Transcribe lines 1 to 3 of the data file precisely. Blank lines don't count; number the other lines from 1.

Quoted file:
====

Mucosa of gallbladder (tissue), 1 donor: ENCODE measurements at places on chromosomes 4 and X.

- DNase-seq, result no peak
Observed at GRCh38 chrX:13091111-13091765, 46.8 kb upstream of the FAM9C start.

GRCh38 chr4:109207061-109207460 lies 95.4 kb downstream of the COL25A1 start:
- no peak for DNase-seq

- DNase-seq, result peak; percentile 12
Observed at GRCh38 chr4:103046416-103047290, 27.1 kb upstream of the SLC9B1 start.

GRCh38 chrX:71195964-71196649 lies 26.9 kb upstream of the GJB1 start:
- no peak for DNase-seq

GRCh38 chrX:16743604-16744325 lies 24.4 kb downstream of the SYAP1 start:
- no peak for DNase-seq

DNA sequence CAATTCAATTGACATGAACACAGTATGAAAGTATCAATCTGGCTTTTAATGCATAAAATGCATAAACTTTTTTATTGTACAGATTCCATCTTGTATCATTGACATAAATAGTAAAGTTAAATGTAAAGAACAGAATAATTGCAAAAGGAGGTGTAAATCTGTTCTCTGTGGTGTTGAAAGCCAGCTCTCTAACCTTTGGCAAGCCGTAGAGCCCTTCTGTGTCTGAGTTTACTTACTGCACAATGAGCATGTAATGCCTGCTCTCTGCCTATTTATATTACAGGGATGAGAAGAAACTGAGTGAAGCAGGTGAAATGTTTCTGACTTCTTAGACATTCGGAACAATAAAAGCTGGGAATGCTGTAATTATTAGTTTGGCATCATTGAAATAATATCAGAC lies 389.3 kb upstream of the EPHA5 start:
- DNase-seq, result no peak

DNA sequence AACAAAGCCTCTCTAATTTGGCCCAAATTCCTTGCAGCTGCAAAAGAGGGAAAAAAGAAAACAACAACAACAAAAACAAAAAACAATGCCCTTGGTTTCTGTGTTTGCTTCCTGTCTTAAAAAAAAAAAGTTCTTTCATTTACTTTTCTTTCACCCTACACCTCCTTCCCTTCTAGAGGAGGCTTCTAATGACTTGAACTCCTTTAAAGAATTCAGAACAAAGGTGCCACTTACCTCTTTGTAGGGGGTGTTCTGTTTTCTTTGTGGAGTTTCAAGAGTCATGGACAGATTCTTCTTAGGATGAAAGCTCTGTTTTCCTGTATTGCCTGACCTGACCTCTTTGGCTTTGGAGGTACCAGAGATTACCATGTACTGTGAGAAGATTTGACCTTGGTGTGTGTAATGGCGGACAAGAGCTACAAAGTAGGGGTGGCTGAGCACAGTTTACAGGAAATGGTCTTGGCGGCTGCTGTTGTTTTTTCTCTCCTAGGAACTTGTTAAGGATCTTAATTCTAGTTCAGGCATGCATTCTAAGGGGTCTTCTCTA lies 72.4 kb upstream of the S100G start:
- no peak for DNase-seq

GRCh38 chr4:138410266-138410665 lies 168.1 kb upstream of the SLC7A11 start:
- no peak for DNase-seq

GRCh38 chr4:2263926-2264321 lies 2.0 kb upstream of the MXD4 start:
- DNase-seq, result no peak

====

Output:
Mucosa of gallbladder (tissue), 1 donor: ENCODE measurements at places on chromosomes 4 and X.

- DNase-seq, result no peak
Observed at GRCh38 chrX:13091111-13091765, 46.8 kb upstream of the FAM9C start.